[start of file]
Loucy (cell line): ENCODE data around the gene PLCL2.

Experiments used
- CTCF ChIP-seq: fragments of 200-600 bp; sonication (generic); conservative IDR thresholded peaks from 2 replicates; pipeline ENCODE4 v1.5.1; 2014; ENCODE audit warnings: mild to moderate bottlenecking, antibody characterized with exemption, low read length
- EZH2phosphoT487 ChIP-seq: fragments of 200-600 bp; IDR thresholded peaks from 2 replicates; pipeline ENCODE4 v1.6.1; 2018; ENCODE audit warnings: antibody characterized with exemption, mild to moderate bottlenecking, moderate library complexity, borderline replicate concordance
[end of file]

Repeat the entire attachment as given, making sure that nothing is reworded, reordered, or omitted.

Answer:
Loucy (cell line): ENCODE data around the gene PLCL2.

Experiments used
- CTCF ChIP-seq: fragments of 200-600 bp; sonication (generic); conservative IDR thresholded peaks from 2 replicates; pipeline ENCODE4 v1.5.1; 2014; ENCODE audit warnings: mild to moderate bottlenecking, antibody characterized with exemption, low read length
- EZH2phosphoT487 ChIP-seq: fragments of 200-600 bp; IDR thresholded peaks from 2 replicates; pipeline ENCODE4 v1.6.1; 2018; ENCODE audit warnings: antibody characterized with exemption, mild to moderate bottlenecking, moderate library complexity, borderline replicate concordance